Ten years ago, the Opt Out Revolution was in full swing. A 60 Minutes feature and a New York Times Magazine cover story reported on a growing number of elite, well-educated women leaving high-powered careers to stay at home full time and raise kids. Pushing strollers for the camera and telling reporters how fulfilling their new lives were, these women were heroes to some and villains to others.
Now, the Opt Out Revolutionaries are back in the news with another New York Times Magazine article entitled “The Opt-Out Generation Wants Back In.” A decade later, many of the women are back in the workforce either due to divorce, economic necessity, or pure preference. After “off-ramping” to raise children, they are now back on the career path only in lesser positions and with lower salaries.
Which raises the question - was opting out a mistake?
The issues surrounding the choice to stay home are as complex and diverse as the women making them. Some simply don’t have a choice and cannot afford day care. Some simply don’t have a choice and cannot afford to stay home. However, for many women, there is a choice.
I walked a weird middle ground with my initial decision to stay home in 2009. On one hand, I had an advanced (and expensive) degree. I had worked in both the high stakes world of presidential campaigns and Congressional politics. After Griffin was born my initial plan was to practice as an attorney, so much so that I took the bar two months after he was born.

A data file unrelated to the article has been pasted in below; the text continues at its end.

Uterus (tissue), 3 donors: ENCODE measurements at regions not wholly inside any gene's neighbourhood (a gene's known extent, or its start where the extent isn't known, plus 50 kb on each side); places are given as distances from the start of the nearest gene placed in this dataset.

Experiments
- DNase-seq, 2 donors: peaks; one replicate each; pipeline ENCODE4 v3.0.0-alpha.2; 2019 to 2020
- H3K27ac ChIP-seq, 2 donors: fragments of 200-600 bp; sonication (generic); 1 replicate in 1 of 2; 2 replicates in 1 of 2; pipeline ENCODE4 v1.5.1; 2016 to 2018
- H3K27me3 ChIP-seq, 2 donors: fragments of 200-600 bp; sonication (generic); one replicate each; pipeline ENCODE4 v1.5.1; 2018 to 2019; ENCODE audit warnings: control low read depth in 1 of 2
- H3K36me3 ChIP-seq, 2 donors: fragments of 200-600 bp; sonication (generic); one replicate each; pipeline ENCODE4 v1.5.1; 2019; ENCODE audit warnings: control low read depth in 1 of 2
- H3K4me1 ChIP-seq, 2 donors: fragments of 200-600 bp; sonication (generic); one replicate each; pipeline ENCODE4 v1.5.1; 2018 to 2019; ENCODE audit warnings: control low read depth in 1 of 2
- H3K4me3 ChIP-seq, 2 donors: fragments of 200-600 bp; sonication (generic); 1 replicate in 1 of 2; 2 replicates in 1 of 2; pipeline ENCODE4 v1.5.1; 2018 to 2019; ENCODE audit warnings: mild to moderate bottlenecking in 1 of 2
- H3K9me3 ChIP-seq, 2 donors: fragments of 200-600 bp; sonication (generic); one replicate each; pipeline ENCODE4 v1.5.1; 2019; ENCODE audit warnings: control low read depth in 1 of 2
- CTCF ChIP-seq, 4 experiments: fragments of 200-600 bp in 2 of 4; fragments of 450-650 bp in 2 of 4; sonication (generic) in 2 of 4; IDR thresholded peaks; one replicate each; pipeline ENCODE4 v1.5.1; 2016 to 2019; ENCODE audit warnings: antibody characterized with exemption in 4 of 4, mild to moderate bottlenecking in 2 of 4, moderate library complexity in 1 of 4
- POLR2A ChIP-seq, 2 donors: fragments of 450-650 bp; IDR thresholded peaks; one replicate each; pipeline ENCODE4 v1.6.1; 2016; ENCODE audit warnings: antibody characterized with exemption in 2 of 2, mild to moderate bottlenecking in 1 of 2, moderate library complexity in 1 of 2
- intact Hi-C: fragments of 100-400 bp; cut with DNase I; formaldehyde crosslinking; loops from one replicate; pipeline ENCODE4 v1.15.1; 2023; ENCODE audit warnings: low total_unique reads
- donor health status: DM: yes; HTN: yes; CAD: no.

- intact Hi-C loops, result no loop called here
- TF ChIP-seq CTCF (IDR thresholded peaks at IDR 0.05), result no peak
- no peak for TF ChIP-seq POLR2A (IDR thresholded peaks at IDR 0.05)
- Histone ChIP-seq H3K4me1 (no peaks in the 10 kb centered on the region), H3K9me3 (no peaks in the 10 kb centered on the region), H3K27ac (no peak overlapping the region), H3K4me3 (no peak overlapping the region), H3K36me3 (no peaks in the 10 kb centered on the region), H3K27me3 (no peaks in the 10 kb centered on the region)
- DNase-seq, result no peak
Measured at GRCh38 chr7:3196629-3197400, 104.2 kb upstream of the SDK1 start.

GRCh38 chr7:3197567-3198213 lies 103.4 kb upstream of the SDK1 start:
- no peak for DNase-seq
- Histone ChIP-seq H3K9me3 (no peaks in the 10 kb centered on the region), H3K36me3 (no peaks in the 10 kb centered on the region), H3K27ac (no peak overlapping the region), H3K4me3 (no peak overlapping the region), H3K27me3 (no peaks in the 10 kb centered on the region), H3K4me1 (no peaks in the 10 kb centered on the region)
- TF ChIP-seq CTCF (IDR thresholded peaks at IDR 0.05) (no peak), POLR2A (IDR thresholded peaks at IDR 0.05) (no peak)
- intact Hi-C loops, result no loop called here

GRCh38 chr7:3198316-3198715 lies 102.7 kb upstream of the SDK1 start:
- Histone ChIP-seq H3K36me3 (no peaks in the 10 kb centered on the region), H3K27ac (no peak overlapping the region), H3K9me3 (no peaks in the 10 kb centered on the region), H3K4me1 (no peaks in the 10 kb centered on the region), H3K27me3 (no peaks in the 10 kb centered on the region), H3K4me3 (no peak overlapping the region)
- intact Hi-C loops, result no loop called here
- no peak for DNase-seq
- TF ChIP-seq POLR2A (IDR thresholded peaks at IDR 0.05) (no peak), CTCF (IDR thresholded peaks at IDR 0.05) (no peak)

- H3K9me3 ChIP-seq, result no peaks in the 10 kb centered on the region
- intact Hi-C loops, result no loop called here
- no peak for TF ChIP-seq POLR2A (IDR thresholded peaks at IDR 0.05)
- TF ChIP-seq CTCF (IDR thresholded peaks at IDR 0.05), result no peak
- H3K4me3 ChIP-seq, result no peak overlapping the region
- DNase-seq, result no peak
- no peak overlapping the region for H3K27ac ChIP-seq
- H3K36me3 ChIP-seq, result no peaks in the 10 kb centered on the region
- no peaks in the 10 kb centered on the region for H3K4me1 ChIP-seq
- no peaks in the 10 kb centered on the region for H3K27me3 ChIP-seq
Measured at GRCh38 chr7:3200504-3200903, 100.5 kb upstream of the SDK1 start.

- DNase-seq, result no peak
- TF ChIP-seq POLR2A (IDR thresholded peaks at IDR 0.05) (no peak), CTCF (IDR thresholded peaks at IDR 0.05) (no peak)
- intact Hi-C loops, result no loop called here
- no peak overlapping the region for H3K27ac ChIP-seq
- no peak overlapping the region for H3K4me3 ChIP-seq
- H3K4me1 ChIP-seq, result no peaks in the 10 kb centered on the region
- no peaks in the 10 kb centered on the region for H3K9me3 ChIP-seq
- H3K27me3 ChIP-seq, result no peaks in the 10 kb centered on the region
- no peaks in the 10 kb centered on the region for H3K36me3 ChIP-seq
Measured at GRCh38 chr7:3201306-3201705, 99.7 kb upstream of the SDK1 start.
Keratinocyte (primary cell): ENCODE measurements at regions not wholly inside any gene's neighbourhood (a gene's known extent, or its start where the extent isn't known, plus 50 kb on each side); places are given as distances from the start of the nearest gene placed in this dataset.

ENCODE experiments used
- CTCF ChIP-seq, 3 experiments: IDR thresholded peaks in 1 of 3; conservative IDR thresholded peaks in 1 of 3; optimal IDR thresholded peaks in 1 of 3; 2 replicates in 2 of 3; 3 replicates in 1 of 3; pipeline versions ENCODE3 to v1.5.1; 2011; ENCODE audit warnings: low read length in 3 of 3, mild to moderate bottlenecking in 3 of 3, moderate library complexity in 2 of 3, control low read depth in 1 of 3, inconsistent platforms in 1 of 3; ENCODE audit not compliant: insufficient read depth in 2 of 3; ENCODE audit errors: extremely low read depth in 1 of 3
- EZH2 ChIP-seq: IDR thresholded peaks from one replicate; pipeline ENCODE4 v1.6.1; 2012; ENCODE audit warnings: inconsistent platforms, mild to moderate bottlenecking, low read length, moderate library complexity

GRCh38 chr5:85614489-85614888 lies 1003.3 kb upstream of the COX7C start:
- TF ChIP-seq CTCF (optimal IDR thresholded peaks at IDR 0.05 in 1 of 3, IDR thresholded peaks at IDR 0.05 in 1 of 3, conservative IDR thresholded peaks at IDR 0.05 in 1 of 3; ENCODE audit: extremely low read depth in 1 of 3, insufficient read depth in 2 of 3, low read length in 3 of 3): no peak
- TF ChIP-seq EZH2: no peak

On the other hand, my experience in politics was only in low level positions and had little applicability in my new life in Paducah. I wasn’t walking away from some high flying career. I had yet to really choose a career. Instead, it felt like I was just putting my career on hold.
Also, as Griffin grew and then as we added Amos to the fold, I realized how much it meant to me to be with my children. I wanted to be there for every milestone, every moment - not because I thought it was necessarily better for them but for my own selfish reasons. I wanted to enjoy a time in my life that I knew would be over quickly.
Then, as a new and more flexible career began to present itself, a return to full time work seemed less and less likely.
I would never categorize my reasoning - or anyone else’s - as wrong or right. However, I do think this new examination of opting out raises one important issue. An issue that was never really addressed in the initial reporting and that every woman (or man) needs to be very honest about when she choses to stay home. An issue I think about a lot.
Staying home is an incredibly risky decision economically.
The reasons behind staying home or going to work are complex but the impact financially is clear. It costs the woman dearly. When I graduated from law school, I received Leslie Bennetts’s The Feminine Mistake: Are We Giving Up Too Much? Leaving the Mommy Wars to others, Bennetts - an economist - deals strictly with the numbers. Simply put, 95% of women will be alone at some point in their lives, either due to the death of a spouse or divorce. Staying away from the workforce for as little as three years can reduce a woman’s future income by up to 40%. Off-ramping for a decade or more can mean over a million dollars in lost wages.
I think about this all the time. I see my friends who stayed in the workforce and the raises they accrue year after year. I see marriages I thought were stable fall apart. I see families forever changed by tragedy.
I know what I’m doing is risky. I hope the skills and connections I’m building by working part time will serve me well should I ever have to face radical changes in my own life but there is no real way to know.
Ultimately, the economics of my decision were not the only factor I considered. For good or for bad, the emotions of the moment outweighed the cold hard numbers of the future.
Whether or not that was a mistake? Only time will tell.
Tell me. Do the economic risk outweigh the emotional benefits? Should the financial implications even matter?